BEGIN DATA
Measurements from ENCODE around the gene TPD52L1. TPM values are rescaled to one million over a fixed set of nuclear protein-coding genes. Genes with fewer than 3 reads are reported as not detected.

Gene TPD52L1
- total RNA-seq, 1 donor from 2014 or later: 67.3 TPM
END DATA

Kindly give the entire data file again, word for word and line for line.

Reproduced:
Measurements from ENCODE around the gene TPD52L1. TPM values are rescaled to one million over a fixed set of nuclear protein-coding genes. Genes with fewer than 3 reads are reported as not detected.

Gene TPD52L1
- total RNA-seq, 1 donor from 2014 or later: 67.3 TPM